A POLICE union official sparked a furious row with force chiefs after claiming officers lack protection to deal with a terror attack.
Calum Steele, General Secretary of the Scottish Police Federation, made comments on social media which prompted two high-ranking officers to slam his remarks.
Mr Steele, a vocal supporter of arming officers, took to Twitter to post: “Cop – any chance of some proper personal protective equipment? Chief – no but I’ll say some kind words at your funeral.”
In a further dig, Mr Steele dubbed Scottish cops as “lions led by lambs”.
However, the comments enraged two of Scotland’s most senior cops, Chief Superintendent Gary Ritchie, divisional commander of Dumfries & Galloway, and Superintendent Stewart Carle, Police Scotland’s deputy head of road policing.
Superintendent Carle even challenged Steele to put his uniform on and go back on the beat – and called his lions led by donkeys remark “crass”.
In an unusually frank exchange of views among Police Scotland top brass, Chief Superintendent Ritchie fired back: “Your base representation here does a disservice to an important issue and is insulting to your colleagues of ALL ranks.”
Superintendent Carle added: “Lions led by donkeys is utterly crass, Calum. Are you donning your uniform & PPE next weekend? I’ll find a seat in a van for you.”
But Mr Steele wrote back: “Happy to do so if you can a) answer me what you expect an unarmed officer to do so when faced with terrorist incident & b) get me the kit.”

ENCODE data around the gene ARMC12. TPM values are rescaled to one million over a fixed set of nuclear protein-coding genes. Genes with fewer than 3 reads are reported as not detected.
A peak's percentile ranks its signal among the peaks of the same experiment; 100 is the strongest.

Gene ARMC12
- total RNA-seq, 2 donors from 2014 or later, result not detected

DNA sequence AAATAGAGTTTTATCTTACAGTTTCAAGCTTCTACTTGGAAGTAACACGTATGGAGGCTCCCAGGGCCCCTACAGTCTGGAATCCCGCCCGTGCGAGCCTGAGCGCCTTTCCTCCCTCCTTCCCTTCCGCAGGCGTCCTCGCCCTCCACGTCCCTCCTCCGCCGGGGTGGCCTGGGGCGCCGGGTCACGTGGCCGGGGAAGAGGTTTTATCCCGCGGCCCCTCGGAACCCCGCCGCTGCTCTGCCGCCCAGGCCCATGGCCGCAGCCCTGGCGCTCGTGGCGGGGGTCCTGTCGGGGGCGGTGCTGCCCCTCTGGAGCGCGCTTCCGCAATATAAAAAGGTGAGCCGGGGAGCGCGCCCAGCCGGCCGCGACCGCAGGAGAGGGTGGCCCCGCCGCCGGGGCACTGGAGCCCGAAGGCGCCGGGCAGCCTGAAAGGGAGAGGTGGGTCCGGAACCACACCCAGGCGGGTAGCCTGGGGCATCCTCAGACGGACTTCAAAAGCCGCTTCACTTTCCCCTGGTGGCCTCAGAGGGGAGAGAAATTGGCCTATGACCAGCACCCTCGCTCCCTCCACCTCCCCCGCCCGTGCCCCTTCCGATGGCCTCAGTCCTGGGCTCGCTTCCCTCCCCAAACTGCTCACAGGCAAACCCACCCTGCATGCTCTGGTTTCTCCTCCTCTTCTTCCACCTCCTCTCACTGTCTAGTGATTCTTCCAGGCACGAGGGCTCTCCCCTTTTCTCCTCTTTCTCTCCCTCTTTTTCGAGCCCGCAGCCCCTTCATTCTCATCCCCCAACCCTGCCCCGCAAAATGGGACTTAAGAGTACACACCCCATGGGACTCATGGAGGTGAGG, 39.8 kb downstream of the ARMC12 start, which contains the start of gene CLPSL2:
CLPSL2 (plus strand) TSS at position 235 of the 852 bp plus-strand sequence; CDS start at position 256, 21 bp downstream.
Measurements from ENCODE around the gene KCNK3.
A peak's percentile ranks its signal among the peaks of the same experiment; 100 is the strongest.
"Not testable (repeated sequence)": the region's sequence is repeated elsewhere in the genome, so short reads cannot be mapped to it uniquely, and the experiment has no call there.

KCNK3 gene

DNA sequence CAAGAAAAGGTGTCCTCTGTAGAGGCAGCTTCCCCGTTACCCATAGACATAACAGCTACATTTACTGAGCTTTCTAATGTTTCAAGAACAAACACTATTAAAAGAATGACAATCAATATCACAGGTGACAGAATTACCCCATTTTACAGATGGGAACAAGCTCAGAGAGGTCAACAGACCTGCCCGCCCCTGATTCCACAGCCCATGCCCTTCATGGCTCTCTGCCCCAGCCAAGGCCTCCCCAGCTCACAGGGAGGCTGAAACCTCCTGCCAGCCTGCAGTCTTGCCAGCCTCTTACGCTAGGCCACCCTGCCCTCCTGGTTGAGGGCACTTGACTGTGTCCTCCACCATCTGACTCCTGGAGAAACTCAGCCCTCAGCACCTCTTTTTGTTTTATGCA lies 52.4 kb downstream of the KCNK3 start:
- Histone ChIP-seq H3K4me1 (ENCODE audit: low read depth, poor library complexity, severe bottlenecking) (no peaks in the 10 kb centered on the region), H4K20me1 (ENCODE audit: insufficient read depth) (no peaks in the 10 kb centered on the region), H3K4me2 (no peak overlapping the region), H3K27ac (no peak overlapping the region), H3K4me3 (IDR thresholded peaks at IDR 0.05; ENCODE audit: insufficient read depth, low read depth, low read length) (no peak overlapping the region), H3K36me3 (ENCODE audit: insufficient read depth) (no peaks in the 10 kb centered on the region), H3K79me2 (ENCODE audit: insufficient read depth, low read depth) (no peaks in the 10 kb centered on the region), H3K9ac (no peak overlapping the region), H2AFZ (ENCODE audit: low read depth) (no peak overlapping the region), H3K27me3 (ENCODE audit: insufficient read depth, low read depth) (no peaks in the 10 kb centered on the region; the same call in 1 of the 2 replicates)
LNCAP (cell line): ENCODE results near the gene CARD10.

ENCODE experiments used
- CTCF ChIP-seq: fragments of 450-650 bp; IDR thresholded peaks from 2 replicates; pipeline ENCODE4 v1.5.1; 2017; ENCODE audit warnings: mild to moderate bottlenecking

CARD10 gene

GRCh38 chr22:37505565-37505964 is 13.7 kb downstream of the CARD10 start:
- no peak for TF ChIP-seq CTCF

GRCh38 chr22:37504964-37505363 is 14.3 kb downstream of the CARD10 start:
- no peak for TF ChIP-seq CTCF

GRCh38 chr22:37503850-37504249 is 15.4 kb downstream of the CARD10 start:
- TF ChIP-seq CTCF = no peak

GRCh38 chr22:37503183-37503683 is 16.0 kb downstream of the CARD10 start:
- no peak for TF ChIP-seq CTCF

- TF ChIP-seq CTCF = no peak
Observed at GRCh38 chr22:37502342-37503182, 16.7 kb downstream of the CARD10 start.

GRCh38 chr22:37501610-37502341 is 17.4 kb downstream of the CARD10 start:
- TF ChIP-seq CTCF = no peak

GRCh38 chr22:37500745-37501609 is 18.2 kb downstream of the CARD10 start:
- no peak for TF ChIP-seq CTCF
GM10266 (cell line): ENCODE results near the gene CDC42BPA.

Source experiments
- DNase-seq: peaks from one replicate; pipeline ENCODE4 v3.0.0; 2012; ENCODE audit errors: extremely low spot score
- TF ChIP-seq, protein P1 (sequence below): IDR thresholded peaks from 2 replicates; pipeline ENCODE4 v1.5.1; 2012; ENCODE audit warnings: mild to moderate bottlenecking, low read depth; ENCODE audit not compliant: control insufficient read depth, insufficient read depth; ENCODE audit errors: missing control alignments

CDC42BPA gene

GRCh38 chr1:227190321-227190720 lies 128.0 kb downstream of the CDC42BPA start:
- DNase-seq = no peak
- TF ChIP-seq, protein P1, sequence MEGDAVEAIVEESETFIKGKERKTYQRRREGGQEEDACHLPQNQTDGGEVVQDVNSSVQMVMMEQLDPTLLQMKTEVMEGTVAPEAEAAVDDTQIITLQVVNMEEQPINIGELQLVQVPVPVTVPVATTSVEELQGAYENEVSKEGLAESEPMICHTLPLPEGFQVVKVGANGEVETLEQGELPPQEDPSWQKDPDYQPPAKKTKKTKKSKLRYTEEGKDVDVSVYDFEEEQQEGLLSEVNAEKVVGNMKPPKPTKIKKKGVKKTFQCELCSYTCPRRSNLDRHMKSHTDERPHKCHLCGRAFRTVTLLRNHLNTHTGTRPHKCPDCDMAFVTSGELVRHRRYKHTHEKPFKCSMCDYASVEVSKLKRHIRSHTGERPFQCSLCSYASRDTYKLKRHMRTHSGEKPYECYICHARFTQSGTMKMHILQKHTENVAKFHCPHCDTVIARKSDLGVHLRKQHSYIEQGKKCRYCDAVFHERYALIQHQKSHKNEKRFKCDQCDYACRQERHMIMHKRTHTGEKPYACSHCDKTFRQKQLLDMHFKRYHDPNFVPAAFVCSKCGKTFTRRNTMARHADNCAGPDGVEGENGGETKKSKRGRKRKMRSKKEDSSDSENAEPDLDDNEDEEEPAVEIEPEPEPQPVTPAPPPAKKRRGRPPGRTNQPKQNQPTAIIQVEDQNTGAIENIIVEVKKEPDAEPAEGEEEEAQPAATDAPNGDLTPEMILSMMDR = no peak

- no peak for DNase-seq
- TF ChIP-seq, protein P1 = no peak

Last night there were fears the row pointed towards increasingly strained relations between senior officers and cops on the beat.
Scottish Conservative community safety spokesman Oliver Mundell said: “This is not reassuring the public during a time in which issues within Police Scotland are so evident.
“Differing opinions are part and parcel of most jobs, however, you can’t help but feel it would be far more professional if the individuals found another avenue to voice these disagreements instead of doing it in such a public manner.
“People are growing ever frustrated at Police Scotland’s growing internal conflict.
“It needs to instead focus on providing a stronger police service.”
The row – which erupted in the aftermath of the London terror attacks – is especially unusual as Police Scotland top brass rarely speak out of turn, or voice their opinions on social media.
When contacted by The Sunday Post, Mr Steele played down the heated exchange.
“As a platform, Twitter doesn’t lend itself to nuanced debate,” he said.
There are concerns cuts have left cops in the UK exposed to the increased terror threat.
And Police Scotland face having to balance its books in coming years.
Earlier this year, the force announced it would cut officer numbers by 400 as part of its 10-year policing plan.
Chief Constable Phil Gormley said recruitment levels would remain unchanged in the current year, but would begin to slow between 2018-20.
Police Scotland acknowledged the online row, saying people have “always had differing professional points of view”. “Police Scotland enjoys a regular and ongoing dialogue with the leadership of the Scottish Police Federation,” the force spokeswoman added.